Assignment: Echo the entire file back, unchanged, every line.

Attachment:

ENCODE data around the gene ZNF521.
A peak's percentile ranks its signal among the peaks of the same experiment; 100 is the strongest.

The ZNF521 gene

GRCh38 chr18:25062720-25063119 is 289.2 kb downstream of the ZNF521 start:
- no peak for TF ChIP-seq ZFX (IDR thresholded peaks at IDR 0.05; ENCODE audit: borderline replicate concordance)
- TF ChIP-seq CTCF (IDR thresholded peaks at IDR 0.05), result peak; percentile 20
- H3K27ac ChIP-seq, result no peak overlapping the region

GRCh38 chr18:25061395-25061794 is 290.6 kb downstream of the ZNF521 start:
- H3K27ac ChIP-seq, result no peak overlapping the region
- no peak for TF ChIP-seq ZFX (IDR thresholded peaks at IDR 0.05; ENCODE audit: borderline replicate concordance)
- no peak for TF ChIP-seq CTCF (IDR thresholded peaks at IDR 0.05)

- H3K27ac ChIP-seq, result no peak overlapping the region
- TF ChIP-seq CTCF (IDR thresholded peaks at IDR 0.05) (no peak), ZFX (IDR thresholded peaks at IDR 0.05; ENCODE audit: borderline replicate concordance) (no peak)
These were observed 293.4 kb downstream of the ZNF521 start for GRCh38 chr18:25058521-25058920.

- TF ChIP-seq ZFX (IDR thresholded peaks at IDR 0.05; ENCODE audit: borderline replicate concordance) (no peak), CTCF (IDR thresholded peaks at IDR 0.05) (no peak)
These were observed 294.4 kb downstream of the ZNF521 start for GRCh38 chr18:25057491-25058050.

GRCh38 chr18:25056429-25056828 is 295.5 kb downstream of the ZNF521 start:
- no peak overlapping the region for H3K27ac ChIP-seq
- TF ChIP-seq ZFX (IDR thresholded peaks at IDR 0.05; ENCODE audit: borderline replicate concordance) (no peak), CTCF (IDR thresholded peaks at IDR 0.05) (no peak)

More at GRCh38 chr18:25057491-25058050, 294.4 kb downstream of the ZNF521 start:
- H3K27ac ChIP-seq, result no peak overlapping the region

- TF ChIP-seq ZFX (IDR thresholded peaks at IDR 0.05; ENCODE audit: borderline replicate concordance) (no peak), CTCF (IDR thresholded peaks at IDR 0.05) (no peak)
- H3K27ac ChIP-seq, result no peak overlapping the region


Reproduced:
ENCODE data around the gene ZNF521.
A peak's percentile ranks its signal among the peaks of the same experiment; 100 is the strongest.

The ZNF521 gene

GRCh38 chr18:25062720-25063119 is 289.2 kb downstream of the ZNF521 start:
- no peak for TF ChIP-seq ZFX (IDR thresholded peaks at IDR 0.05; ENCODE audit: borderline replicate concordance)
- TF ChIP-seq CTCF (IDR thresholded peaks at IDR 0.05), result peak; percentile 20
- H3K27ac ChIP-seq, result no peak overlapping the region

GRCh38 chr18:25061395-25061794 is 290.6 kb downstream of the ZNF521 start:
- H3K27ac ChIP-seq, result no peak overlapping the region
- no peak for TF ChIP-seq ZFX (IDR thresholded peaks at IDR 0.05; ENCODE audit: borderline replicate concordance)
- no peak for TF ChIP-seq CTCF (IDR thresholded peaks at IDR 0.05)

- H3K27ac ChIP-seq, result no peak overlapping the region
- TF ChIP-seq CTCF (IDR thresholded peaks at IDR 0.05) (no peak), ZFX (IDR thresholded peaks at IDR 0.05; ENCODE audit: borderline replicate concordance) (no peak)
These were observed 293.4 kb downstream of the ZNF521 start for GRCh38 chr18:25058521-25058920.

- TF ChIP-seq ZFX (IDR thresholded peaks at IDR 0.05; ENCODE audit: borderline replicate concordance) (no peak), CTCF (IDR thresholded peaks at IDR 0.05) (no peak)
These were observed 294.4 kb downstream of the ZNF521 start for GRCh38 chr18:25057491-25058050.

GRCh38 chr18:25056429-25056828 is 295.5 kb downstream of the ZNF521 start:
- no peak overlapping the region for H3K27ac ChIP-seq
- TF ChIP-seq ZFX (IDR thresholded peaks at IDR 0.05; ENCODE audit: borderline replicate concordance) (no peak), CTCF (IDR thresholded peaks at IDR 0.05) (no peak)

More at GRCh38 chr18:25057491-25058050, 294.4 kb downstream of the ZNF521 start:
- H3K27ac ChIP-seq, result no peak overlapping the region

- TF ChIP-seq ZFX (IDR thresholded peaks at IDR 0.05; ENCODE audit: borderline replicate concordance) (no peak), CTCF (IDR thresholded peaks at IDR 0.05) (no peak)
- H3K27ac ChIP-seq, result no peak overlapping the region